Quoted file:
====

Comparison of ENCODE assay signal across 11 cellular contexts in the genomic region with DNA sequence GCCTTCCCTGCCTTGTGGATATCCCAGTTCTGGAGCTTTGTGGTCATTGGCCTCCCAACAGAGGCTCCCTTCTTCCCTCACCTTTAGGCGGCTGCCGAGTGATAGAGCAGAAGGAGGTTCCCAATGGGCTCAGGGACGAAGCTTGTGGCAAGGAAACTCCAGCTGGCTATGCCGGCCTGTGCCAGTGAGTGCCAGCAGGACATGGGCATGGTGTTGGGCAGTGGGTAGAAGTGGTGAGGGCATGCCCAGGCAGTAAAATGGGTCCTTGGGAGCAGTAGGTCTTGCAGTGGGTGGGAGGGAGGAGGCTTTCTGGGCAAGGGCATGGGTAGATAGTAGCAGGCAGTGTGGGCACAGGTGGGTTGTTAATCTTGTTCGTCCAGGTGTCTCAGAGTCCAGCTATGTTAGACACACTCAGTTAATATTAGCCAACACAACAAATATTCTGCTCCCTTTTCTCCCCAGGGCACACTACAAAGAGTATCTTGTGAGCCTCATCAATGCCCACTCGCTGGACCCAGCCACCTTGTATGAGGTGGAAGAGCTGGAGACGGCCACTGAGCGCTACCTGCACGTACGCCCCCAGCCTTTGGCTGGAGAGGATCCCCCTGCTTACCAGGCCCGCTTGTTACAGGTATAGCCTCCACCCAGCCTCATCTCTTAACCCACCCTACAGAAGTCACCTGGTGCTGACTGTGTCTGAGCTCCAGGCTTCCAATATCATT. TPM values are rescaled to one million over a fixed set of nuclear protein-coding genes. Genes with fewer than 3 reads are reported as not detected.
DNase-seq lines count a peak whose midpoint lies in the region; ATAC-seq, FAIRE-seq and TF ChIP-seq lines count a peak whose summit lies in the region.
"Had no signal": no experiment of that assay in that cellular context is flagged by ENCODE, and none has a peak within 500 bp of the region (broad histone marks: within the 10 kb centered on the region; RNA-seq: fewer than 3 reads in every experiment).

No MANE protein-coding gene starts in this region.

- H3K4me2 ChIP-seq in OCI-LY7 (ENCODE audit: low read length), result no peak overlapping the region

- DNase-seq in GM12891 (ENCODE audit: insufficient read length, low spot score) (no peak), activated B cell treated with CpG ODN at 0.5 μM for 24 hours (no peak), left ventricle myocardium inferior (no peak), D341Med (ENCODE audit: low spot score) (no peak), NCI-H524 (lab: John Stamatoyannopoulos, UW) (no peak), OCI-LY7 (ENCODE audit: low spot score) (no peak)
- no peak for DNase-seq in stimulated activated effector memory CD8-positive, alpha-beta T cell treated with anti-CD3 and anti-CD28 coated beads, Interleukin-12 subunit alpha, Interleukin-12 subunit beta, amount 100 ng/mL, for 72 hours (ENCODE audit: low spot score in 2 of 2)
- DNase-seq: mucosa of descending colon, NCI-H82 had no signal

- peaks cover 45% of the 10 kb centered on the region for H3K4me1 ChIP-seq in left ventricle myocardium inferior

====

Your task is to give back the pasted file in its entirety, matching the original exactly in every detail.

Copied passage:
Comparison of ENCODE assay signal across 11 cellular contexts in the genomic region with DNA sequence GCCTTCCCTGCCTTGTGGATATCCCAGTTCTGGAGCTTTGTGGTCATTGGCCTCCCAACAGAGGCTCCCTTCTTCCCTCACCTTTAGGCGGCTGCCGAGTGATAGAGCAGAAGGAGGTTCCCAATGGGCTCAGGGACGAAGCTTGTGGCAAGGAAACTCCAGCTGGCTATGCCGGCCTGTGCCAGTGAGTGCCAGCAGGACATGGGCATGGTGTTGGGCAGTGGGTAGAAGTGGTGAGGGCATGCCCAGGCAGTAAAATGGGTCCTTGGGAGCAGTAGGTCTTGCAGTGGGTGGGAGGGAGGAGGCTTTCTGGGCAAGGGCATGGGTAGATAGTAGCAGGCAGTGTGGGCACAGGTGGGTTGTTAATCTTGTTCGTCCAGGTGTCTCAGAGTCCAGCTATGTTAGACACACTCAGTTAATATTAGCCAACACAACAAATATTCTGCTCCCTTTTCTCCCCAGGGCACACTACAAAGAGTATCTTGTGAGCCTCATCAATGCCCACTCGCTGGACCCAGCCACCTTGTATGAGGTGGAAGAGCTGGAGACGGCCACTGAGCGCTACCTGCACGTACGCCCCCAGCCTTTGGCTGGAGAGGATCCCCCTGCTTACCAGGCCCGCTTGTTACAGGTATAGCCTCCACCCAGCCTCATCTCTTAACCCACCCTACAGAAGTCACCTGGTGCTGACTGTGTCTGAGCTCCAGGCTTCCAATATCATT. TPM values are rescaled to one million over a fixed set of nuclear protein-coding genes. Genes with fewer than 3 reads are reported as not detected.
DNase-seq lines count a peak whose midpoint lies in the region; ATAC-seq, FAIRE-seq and TF ChIP-seq lines count a peak whose summit lies in the region.
"Had no signal": no experiment of that assay in that cellular context is flagged by ENCODE, and none has a peak within 500 bp of the region (broad histone marks: within the 10 kb centered on the region; RNA-seq: fewer than 3 reads in every experiment).

No MANE protein-coding gene starts in this region.

- H3K4me2 ChIP-seq in OCI-LY7 (ENCODE audit: low read length), result no peak overlapping the region

- DNase-seq in GM12891 (ENCODE audit: insufficient read length, low spot score) (no peak), activated B cell treated with CpG ODN at 0.5 μM for 24 hours (no peak), left ventricle myocardium inferior (no peak), D341Med (ENCODE audit: low spot score) (no peak), NCI-H524 (lab: John Stamatoyannopoulos, UW) (no peak), OCI-LY7 (ENCODE audit: low spot score) (no peak)
- no peak for DNase-seq in stimulated activated effector memory CD8-positive, alpha-beta T cell treated with anti-CD3 and anti-CD28 coated beads, Interleukin-12 subunit alpha, Interleukin-12 subunit beta, amount 100 ng/mL, for 72 hours (ENCODE audit: low spot score in 2 of 2)
- DNase-seq: mucosa of descending colon, NCI-H82 had no signal

- peaks cover 45% of the 10 kb centered on the region for H3K4me1 ChIP-seq in left ventricle myocardium inferior